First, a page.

The fight to make voting easier in Wisconsin
Envelope containing voting ballot papers being sent by mail for absentee vote in presidential election
The fight to make voting easier in November in Wisconsin is well under way.
Last week, voting rights groups in Wisconsin won an important victory when the Wisconsin Elections Commission voted unanimously to send out absentee ballot request forms to 2.7 million voters in the state.
No one in Wisconsin should ever again be forced into the horrible choice that Speaker Robin Vos and Majority Leader Scott Fitzgerald put them in on April 7: the choice of sacrificing your right to vote or risking your life when you go to vote.
People should have safe and secure options in November, and that’s what the absentee ballot provides.
The Wisconsin Elections Commission is split on partisan lines, with three commissioners appointed by Democrats and three appointed by Republicans. So the Republican appointees could have blocked it, but didn’t.
Commissioner Bob Spindell, a Republican, said mailing the absentee ballot applications was “good for both the Republicans and the Democrats.”
It’s certainly good for democracy. And it should increase turnout across the board. In 2016, turnout in the Presidential race was the lowest since 2004. It was only 67% in 2016, compared to 70% in 2012.
It was somewhat surprising that the Republican commissioners went along with the decision, since Fitzgerald had announced he was against it. And President Donald Trump has been railing against mail-in voting. He let the cat out of the bag when he said you had national mail-in voting, he said, you’d see such “high levels of voting” that “you’d never have a Republican elected in this country again.”
It’s been Republican strategy for 40 years to suppress the vote. Back in 1980, Paul Weyrich, a leading social conservative, spoke before a large gathering of the religious right and he was blunt, too: “I don’t want everybody to vote. As a matter of fact, our leverage in the elections, quite candidly, goes up as the voting population goes down.”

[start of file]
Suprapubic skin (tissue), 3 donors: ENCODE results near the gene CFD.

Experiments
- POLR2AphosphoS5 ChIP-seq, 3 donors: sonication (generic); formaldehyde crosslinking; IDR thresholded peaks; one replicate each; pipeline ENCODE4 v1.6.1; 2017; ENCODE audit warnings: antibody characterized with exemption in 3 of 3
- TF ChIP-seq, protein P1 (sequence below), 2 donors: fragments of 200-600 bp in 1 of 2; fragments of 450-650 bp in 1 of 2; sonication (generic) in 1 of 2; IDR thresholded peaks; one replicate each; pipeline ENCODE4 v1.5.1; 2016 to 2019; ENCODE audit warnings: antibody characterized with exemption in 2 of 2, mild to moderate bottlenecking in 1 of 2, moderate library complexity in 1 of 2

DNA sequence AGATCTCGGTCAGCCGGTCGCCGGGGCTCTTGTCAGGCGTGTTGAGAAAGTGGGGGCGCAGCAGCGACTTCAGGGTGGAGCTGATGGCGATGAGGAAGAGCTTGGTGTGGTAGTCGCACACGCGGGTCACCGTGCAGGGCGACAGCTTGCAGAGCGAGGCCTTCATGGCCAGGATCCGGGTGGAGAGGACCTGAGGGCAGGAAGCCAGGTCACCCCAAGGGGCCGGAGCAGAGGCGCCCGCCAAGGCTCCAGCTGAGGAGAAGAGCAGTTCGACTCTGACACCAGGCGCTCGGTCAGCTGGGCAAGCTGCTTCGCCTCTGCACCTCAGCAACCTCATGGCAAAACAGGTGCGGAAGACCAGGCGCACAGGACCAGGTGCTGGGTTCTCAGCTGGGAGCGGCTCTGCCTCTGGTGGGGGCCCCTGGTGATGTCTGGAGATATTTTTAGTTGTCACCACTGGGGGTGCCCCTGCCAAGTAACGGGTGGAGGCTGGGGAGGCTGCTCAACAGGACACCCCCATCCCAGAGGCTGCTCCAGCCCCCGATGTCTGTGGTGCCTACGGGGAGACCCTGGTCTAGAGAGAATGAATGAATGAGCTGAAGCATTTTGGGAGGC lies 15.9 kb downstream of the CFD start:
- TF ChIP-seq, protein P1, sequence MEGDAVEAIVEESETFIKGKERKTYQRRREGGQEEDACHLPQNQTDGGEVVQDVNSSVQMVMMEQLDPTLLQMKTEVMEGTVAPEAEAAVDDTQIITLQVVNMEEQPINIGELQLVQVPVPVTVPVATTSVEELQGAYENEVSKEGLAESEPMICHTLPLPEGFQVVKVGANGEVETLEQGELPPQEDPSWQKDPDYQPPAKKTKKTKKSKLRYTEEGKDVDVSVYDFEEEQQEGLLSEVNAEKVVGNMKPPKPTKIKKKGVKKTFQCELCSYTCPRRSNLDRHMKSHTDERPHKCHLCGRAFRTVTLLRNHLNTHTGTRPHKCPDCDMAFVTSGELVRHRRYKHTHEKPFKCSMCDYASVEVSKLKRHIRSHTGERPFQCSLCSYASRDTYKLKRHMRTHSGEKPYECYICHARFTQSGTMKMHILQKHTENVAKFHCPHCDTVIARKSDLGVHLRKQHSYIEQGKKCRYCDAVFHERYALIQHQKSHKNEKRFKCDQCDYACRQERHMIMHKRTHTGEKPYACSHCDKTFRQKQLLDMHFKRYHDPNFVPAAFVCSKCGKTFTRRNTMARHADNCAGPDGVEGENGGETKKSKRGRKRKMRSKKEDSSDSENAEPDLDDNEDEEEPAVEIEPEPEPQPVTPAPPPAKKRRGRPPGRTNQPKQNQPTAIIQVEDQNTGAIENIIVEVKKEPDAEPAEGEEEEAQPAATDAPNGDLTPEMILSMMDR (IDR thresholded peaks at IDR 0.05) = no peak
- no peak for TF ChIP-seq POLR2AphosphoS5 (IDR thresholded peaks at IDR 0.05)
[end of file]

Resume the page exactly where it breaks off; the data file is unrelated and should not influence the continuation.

The effort to suppress the vote continues in Wisconsin.
The Wisconsin Supreme Court is rehearing the “voter purge” case brought by the rightwing Wisconsin Institute of Law and Liberty, which seems to be filing a lawsuit almost every week to limit the franchise. If the group prevails, the Wisconsin Elections Commission will be compelled to purge 129,000 voters from the rolls, and those voters are disproportionately from student areas and from communities of color.
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Fortunately, a lot of voting rights groups are trying to expand the vote.
The League of Women Voters of Wisconsin is intervening in the “voter purge” case and has filed other voting rights lawsuits.
Common Cause in Wisconsin has a federal lawsuit challenging the Voter ID law on the grounds that it denies students equal protection by forcing them to jump through more hoops than other voters.
The ACLU and a group called All Voting Is Local are working to make sure the 12,500 Wisconsin voters who are in jail have access to the ballot. They and the Center for Secure and Modern Elections, Disability Rights Wisconsin, and the Voting Rights Lab are also working to expand voting rights here in other areas.
And lots of groups – including the Alliance for Climate Education, BLOC (Black Leaders Organizing for Communities), Commonground, Freedom, Inc., the League of Women Voters, LIT (Leaders Igniting Transformation,) Souls to the Polls, Voces de la Frontera, Wisconsin Anti-Violence Effort, Wisconsin Conservation Voices and Wisconsin Voices, among others – are doing voter registration and get out the vote efforts.
All of these efforts, along with the polarizing president, should help push the turnout in Wisconsin up over the 70% mark, which is where it belongs.
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